Sunday, June 15, 2008

Fell running, ticks, and the turtle

Yesterday I was introduced to "fell" running. This is apparently when you just run over hill and dale over no distinguishable trail, but where you make the trail. I experienced this with Ian and Chuck, when we met Saturday morning at Bradbury Mountain State Park. The run started normally enough at 6 AM and started out on the nice tame trails of Bradbury. Soon, under Ian's compass heading, making our way through the woods and over fields towards Pineland. The trail we took is part of the trail system whose intent it is to link Bradbury with Pineland farms. After one very minor detour, we made our way over a field and saw the NOAA station at Pineland. Because there was a pretty impassable river in front of us, we turned off to start our fell run. This took place primarily along the power lines, but not before we made our way through a swampy field with waist high grass. This trespass deposited a number of scratches on our legs as well as an unbelievable number of ticks. By my last count, Ian ended the day with somewhere near 19 ticks, I took home 14, and Chuck somehow escaped with only a couple. One of the highlights of the power lines, excluding the tick count, was the red tailed hawk that
decided to treat us to an audible delight. I've never heard a hawk "speak" before, except on nature shows. This live display was much better.

We changed course a bit after about an hour and a half of this fell running and hit the roads for a quicker return to the park to meet up with Emma. While typically a road run that follows an awesome trail run is boring at best, this road run turned out to be pretty cool. As we passed over a bridge we spotted a huge snapping turtle on the side of the road. The shell on this thing measured approximately 16 inches tip to tail and 10 inches side to side. Because of her (we know this to be true) dangerous proximity to the road, we decided to move her a little closer to the water. First we decided to see how long her neck would reach to see if we would be in danger of losing a limb. Chuck grabbed a stick and placed it somewhat close to her face and we confirmed it was a snapping turtle, and one that did not want to be moved. Still we carefully tried to pick up her back end to push away from the road but quickly realized she had laid (or maybe was still laying) eggs in a hole she had dug (the reason we knew the sex). There were a probably 10+ eggs in this hole. So we left her as she was and moved on.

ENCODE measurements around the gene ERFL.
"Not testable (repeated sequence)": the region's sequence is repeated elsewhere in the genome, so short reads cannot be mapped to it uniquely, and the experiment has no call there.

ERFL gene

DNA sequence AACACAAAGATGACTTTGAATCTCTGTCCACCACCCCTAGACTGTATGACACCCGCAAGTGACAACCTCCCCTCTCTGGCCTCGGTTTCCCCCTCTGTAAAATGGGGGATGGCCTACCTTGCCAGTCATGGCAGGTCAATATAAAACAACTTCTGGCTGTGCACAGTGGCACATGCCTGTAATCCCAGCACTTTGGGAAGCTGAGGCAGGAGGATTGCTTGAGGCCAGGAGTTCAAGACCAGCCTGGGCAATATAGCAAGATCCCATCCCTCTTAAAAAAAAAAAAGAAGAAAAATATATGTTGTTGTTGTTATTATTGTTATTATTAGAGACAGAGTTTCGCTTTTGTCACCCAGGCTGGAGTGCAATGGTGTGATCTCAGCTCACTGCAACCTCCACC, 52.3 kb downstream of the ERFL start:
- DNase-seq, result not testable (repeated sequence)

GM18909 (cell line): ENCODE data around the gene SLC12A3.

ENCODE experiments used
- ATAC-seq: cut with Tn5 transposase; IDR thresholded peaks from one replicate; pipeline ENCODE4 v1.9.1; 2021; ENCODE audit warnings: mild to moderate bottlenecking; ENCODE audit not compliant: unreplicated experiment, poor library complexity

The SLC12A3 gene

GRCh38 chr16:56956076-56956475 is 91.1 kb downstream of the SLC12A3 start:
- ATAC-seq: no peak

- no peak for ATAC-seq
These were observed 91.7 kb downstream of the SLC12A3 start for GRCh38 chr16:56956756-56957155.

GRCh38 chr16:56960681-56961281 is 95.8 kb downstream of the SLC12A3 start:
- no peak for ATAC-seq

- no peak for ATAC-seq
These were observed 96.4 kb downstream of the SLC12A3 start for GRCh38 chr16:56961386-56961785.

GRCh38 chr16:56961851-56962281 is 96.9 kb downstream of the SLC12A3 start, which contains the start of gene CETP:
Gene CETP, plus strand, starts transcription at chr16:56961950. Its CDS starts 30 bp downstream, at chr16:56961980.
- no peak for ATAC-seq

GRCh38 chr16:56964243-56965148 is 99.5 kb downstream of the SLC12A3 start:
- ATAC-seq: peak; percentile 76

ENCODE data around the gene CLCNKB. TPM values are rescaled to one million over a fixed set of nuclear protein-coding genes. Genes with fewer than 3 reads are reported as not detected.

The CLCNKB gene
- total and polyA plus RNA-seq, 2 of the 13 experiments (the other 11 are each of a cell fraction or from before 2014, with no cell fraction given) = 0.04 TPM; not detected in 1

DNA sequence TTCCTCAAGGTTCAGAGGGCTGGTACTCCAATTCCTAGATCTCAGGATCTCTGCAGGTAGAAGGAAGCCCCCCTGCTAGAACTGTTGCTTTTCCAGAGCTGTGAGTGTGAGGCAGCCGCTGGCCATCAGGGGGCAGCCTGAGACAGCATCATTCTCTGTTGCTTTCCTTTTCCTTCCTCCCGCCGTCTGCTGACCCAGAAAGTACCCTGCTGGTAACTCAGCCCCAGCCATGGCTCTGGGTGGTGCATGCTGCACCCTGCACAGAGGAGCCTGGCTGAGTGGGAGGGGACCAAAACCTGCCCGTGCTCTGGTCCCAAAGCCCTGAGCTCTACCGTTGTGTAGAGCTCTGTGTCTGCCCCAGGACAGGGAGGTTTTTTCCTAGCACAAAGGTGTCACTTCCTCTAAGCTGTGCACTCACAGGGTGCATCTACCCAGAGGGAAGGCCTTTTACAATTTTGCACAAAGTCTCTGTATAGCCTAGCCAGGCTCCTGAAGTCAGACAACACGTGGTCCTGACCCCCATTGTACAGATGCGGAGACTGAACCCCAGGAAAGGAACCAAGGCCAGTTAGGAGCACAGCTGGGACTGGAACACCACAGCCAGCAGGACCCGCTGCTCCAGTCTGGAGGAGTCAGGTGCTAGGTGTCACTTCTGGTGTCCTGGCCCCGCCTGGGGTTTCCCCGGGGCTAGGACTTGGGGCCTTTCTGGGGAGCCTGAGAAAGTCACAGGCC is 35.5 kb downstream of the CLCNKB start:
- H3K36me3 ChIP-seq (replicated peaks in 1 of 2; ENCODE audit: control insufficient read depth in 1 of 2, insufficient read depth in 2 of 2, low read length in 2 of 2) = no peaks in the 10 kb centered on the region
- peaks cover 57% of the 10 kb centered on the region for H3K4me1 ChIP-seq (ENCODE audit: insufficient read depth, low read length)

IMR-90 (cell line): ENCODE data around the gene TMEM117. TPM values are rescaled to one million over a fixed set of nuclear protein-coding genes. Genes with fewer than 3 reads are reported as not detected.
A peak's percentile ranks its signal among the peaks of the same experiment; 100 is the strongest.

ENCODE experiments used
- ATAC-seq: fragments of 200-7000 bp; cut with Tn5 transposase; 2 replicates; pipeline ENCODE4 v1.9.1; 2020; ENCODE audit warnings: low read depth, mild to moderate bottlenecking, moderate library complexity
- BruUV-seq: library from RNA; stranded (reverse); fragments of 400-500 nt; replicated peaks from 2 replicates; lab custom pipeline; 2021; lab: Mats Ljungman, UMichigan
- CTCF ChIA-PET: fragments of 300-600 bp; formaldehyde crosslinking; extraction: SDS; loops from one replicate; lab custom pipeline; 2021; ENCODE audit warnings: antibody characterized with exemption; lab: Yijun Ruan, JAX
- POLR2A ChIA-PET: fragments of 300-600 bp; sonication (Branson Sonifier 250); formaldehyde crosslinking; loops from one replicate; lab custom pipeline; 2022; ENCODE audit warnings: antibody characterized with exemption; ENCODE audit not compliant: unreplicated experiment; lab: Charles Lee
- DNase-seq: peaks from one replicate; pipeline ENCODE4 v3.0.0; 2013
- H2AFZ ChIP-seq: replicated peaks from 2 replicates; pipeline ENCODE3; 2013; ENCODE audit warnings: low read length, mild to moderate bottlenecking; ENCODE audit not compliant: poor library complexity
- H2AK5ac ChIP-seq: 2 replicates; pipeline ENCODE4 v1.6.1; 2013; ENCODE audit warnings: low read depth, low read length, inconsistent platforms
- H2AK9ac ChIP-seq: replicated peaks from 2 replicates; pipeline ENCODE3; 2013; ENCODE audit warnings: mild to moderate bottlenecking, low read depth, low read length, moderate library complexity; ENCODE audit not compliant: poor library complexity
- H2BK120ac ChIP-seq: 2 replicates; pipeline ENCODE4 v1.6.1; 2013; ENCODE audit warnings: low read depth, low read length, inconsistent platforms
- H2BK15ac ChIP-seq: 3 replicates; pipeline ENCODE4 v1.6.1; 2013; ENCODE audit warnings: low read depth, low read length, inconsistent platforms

When we picked up Emma at 8 AM, we had run just under two hours and covered about 12 hours. At this point we hit the Bradbury Scuffle course and stayed there for the next two and a half hours. Two loops while at the same time laying down course markers for today's race. We also saw a little more wildlife: a couple garter snakes (I think) and a very cool looking frog that was camouflaged perfectly on the leaf fall. It looked like a tree frog, with some pretty cool markings.

All in all, this was a great run. Ian, Emma, and Chuck were great running partners and the wildlife was top notch. I also gained a ton of confidence from this run. I feel like I finally am getting ready for my 10o miler. Last year I remember there was a definite point in my training where I felt like I turned a corner and was ready to tackle the 100 mile distance. Yesterday I got that feeling. The run took about 4:30 hours and covered a total of 24.5 miles. Ian went out for one last lap but I had to get home to help Kelly. While I did bail out on the last 6 mile loop, when I got home I stepped behind my lawnmower and also cut down some trees in my yard. So if time on feet is critical to 100 mile training, yesterday I hit a home run!

Saturday run stats: 24.5 miles, 4:28 hours, 10:58 pace (includes stopping to mark today's race course), 1,500 feet of elevation gain/loss (using SportTracks elevation correction)

I will post my Bradbury Scuffle 6-mile Trail Race report tomorrow. I did well finishing 3rd overall with a 7:04 pace. As always, Ian of Trail Monster running did an excellent job organizing the race. He even ordered up perfect weather for the race: rainy and muddy as hell!

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